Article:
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We tried to escape hell in Chained Together and one of us kept running ahead with no warning

I won't say who but it was Nic

Three burned figures fall to their doom over a hellish landscape.
Image credit: Anegar Games

The co-operative clambering of Chained Together is easy to understand. It's like Fall Guys in the fiery pits of hell, with a tower of fiendish platforming challenges. It brings to mind the mind-shattering failures of Getting Over It and a previous short-lived clamber sim called Only Up. Also, you are chained to your teammates. Every time you fall in this fiery multiplayer de-motivator, you are taking your pals with you, usually right back to the start. At RPS, we are not fazed, this should be straightforward. Nic, Edwin, and Brendan are all disciplined people. Yes, they are bound together in unbreakable irons. Yes, Nic does sometimes leap into the abyss without warning. Yes, they remain divided on precisely what obscene act the giant demon in the game's background is performing with his idle hands. But none of this means they can't work together to escape the inferno. Right?

Brendan: I had to describe Chained Together to someone who does not play games earlier, and settled for "Dante's Inferno meets Total Wipeout, except you're chained to three people". When one person goes ahead, those chained behind are pulled forward. When a straggler hesitates over a simple, easy, FACILE jump, Nic, everyone attached to that person feels that weight and starts to slip hazardously closer to the edge of whatever narrow levitating box you're currently occupying. It is an instantly funny game.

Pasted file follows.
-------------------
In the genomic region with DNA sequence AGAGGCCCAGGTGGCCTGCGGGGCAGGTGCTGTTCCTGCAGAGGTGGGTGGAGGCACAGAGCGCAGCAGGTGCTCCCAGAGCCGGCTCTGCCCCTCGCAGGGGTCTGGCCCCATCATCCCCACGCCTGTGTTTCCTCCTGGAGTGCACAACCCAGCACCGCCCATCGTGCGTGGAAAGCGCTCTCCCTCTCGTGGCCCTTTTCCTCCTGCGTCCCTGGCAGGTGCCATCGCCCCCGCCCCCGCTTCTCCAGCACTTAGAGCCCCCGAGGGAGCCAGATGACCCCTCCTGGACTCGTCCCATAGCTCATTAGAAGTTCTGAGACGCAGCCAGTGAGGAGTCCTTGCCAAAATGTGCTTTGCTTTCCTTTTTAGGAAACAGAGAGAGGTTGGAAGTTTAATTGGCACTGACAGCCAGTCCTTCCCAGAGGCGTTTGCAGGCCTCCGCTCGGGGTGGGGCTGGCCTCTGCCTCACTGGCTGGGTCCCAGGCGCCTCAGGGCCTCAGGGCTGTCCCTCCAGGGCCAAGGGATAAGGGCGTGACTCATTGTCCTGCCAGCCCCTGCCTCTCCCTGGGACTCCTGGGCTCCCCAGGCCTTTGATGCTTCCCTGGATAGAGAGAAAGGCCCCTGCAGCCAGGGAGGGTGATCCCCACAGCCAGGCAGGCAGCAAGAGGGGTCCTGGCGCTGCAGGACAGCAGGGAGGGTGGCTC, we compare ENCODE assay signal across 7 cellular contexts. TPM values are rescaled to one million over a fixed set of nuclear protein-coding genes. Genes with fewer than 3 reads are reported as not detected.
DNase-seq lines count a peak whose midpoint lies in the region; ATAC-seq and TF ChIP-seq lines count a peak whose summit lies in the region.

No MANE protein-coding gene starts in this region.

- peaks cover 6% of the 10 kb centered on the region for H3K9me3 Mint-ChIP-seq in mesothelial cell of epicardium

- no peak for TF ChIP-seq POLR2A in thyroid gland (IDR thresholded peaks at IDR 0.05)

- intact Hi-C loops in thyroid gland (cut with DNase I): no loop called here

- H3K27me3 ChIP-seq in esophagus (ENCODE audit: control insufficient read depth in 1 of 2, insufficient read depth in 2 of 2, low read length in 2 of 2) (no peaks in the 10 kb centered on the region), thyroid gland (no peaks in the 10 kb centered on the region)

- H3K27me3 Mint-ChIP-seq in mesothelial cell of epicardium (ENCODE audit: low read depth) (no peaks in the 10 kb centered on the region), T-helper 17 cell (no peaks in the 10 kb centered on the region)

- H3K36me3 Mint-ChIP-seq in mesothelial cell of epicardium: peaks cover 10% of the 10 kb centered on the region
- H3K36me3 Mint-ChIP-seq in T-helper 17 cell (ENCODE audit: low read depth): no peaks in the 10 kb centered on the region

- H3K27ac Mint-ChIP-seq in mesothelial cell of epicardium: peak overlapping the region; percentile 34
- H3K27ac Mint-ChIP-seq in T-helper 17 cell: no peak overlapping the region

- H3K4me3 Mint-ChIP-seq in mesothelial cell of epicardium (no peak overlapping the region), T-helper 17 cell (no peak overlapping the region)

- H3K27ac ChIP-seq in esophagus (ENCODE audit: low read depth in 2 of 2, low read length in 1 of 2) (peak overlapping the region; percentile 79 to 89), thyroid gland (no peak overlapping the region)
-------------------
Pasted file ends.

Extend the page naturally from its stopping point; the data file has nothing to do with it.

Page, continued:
Nic: I’m actually impressed with how much mileage the game gets out of such a simple concept, and I suspect it's down to the designers asking themselves: what would I really not like to deal with right now? Each new set of hazards visually communicates the layer cake of fuckery held within. You stumble your collective way through one hazard, scraping through by the bruised skin of your balls, and then your instinctive jubilation is immediately cut short when you behold the next leg of the gauntlet.

Brendan: I thought it would be a good team-building exercise if we were all brutally demoralised together, shoulder-to-shoulder.

Nic: Sometimes, you accidentally look up, and see the winding route still ahead of you, seemingly scattershot but ruthlessly devised to cause you the maximum amount of psychic damage. Sometimes, you accidentally look down, and immediately shit yourself when you realise how all your hard-won progress is but one slip away from crumbling to nothing. Sometimes, you look back, and like Orpheus, immediately regret your decision as your gaze in horror at your useless flailing chainmates, who have once again failed to heed your wisdom that you all “just eyeball it, boys, we’ll be fine.” But we’re not fine, are we Edwin? Because you didn’t believe in me, and most importantly, you didn’t believe in yourself.

Nic, Edwin, and Brendan dangle from chains while holding on for dear life.
Image credit: Rock Paper Shotgun / Anegar Games